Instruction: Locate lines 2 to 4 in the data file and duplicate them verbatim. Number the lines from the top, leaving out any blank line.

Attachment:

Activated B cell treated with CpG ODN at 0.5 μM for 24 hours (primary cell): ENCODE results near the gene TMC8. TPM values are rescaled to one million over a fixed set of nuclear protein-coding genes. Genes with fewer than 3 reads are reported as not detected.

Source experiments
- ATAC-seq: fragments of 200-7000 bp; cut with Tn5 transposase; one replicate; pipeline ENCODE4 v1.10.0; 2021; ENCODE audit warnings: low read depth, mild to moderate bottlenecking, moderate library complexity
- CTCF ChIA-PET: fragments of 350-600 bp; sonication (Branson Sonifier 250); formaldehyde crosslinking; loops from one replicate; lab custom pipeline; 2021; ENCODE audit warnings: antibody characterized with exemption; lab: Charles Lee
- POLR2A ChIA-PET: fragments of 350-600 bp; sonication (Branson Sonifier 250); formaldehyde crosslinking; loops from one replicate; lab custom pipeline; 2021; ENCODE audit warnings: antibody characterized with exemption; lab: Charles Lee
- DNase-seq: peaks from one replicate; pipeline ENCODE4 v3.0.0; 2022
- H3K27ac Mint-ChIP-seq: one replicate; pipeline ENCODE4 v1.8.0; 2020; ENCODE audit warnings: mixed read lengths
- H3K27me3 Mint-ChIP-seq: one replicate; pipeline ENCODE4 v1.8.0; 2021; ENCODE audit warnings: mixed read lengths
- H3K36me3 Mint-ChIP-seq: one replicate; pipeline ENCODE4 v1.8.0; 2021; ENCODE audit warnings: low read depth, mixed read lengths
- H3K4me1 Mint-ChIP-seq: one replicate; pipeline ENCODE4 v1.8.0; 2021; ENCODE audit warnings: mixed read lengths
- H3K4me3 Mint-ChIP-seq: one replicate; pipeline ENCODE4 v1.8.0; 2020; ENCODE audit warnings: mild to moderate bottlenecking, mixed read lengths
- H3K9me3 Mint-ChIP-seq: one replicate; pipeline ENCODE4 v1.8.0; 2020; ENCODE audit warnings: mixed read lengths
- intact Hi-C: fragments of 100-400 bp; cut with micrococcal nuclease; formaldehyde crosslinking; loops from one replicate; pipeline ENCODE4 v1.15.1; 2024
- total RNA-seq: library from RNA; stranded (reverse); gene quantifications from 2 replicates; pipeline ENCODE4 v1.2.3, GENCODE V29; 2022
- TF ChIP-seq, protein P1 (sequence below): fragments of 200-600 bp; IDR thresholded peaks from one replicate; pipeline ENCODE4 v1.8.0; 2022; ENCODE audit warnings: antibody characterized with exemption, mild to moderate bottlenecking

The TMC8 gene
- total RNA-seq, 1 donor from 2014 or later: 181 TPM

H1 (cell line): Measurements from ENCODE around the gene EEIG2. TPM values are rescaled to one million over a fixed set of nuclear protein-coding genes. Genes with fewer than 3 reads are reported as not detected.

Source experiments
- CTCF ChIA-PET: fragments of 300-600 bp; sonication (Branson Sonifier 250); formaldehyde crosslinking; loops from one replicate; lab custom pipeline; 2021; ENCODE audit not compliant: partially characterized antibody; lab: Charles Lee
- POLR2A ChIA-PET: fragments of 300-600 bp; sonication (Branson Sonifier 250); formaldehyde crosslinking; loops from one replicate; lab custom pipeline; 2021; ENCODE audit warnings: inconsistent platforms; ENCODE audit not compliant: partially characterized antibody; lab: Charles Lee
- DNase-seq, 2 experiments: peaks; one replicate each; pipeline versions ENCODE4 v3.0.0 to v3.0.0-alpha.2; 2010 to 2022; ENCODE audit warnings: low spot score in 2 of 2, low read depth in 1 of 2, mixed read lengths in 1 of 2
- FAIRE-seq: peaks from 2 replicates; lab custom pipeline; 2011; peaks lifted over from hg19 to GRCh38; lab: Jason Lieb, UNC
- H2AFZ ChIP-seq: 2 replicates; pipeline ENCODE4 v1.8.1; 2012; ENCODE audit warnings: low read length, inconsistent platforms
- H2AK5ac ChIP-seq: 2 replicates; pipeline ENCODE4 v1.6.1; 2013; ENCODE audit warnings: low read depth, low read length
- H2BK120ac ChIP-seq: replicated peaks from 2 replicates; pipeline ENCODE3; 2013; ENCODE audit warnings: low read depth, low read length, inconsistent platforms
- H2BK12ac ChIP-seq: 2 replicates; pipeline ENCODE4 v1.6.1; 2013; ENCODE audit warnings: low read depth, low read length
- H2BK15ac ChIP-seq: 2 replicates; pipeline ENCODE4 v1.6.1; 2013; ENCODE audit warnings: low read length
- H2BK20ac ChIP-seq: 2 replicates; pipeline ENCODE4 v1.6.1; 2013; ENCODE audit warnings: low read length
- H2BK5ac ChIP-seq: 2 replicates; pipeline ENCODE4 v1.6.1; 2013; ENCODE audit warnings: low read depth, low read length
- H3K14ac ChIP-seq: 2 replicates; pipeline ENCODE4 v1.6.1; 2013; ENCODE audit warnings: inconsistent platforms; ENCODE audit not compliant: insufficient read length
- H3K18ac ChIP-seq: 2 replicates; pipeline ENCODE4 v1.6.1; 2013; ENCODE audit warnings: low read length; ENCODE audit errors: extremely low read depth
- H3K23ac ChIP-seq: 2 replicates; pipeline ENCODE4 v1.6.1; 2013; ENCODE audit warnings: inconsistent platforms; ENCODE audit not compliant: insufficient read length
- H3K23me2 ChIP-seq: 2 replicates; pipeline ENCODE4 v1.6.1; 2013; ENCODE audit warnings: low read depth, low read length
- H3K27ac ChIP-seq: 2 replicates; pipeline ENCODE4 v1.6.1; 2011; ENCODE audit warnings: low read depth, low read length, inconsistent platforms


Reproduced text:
Source experiments
- ATAC-seq: fragments of 200-7000 bp; cut with Tn5 transposase; one replicate; pipeline ENCODE4 v1.10.0; 2021; ENCODE audit warnings: low read depth, mild to moderate bottlenecking, moderate library complexity
- CTCF ChIA-PET: fragments of 350-600 bp; sonication (Branson Sonifier 250); formaldehyde crosslinking; loops from one replicate; lab custom pipeline; 2021; ENCODE audit warnings: antibody characterized with exemption; lab: Charles Lee